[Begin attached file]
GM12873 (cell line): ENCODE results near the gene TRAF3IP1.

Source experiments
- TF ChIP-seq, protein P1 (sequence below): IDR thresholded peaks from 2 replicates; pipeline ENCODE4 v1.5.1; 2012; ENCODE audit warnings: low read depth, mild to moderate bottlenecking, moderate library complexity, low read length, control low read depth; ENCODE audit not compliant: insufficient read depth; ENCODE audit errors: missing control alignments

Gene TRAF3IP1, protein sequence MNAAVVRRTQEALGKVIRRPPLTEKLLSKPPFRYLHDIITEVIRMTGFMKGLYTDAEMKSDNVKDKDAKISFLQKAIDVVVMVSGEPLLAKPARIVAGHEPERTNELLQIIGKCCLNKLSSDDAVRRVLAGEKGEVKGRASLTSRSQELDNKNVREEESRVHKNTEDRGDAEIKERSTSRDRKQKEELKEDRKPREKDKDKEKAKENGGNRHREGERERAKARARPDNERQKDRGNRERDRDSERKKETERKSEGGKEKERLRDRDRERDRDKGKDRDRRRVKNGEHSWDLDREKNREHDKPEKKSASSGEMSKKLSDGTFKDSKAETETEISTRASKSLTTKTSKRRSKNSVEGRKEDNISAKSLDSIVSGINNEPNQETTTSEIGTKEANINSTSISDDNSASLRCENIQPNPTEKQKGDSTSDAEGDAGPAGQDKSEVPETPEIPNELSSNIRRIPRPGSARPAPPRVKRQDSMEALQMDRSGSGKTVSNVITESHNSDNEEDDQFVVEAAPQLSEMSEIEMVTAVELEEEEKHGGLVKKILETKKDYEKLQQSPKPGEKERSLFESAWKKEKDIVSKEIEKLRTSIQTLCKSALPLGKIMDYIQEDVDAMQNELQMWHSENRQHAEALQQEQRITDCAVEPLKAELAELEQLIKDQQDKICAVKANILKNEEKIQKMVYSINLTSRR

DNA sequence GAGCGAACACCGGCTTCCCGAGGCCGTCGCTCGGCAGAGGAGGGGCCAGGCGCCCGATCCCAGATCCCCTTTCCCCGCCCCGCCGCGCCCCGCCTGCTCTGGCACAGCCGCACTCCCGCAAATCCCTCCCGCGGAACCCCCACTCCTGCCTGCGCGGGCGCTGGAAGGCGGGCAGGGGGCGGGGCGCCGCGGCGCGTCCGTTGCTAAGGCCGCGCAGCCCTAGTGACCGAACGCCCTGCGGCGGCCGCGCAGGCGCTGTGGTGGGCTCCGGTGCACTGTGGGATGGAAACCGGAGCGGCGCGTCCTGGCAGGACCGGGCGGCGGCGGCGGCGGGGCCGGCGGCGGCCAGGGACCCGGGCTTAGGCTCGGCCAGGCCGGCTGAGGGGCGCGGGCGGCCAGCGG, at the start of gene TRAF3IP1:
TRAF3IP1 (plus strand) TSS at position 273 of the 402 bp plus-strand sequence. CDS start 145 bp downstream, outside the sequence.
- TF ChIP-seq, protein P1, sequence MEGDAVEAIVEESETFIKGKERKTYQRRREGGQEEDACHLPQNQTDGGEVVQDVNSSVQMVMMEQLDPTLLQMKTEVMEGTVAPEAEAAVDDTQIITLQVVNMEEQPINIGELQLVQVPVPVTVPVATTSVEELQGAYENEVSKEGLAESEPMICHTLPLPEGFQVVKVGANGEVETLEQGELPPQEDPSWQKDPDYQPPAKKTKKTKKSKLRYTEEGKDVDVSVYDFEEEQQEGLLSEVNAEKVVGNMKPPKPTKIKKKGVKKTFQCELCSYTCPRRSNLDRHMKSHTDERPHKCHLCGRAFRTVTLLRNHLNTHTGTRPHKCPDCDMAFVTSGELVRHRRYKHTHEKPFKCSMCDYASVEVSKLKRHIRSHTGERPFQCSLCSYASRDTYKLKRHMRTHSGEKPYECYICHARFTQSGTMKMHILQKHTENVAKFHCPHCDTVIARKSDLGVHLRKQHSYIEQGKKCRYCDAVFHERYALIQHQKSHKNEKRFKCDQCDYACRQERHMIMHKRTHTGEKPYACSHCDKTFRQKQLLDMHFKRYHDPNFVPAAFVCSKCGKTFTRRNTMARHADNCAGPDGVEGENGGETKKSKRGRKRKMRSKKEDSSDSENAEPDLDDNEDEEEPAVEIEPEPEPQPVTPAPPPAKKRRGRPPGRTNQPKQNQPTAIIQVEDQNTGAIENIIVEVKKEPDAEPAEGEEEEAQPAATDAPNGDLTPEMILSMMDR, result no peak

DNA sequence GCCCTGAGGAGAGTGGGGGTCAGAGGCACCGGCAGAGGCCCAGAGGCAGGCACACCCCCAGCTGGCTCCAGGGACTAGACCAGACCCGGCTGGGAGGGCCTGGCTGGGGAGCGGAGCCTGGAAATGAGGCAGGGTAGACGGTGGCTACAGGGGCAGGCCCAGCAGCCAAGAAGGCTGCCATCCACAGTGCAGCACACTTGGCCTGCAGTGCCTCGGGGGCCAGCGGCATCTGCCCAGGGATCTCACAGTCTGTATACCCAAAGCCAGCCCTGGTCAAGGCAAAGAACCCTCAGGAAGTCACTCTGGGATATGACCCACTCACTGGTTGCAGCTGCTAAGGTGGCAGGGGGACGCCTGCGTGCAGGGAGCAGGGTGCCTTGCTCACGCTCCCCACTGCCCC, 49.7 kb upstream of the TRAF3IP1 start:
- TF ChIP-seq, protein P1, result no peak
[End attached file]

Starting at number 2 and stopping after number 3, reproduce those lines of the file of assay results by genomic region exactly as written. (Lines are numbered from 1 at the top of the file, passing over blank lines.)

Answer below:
Source experiments
- TF ChIP-seq, protein P1 (sequence below): IDR thresholded peaks from 2 replicates; pipeline ENCODE4 v1.5.1; 2012; ENCODE audit warnings: low read depth, mild to moderate bottlenecking, moderate library complexity, low read length, control low read depth; ENCODE audit not compliant: insufficient read depth; ENCODE audit errors: missing control alignments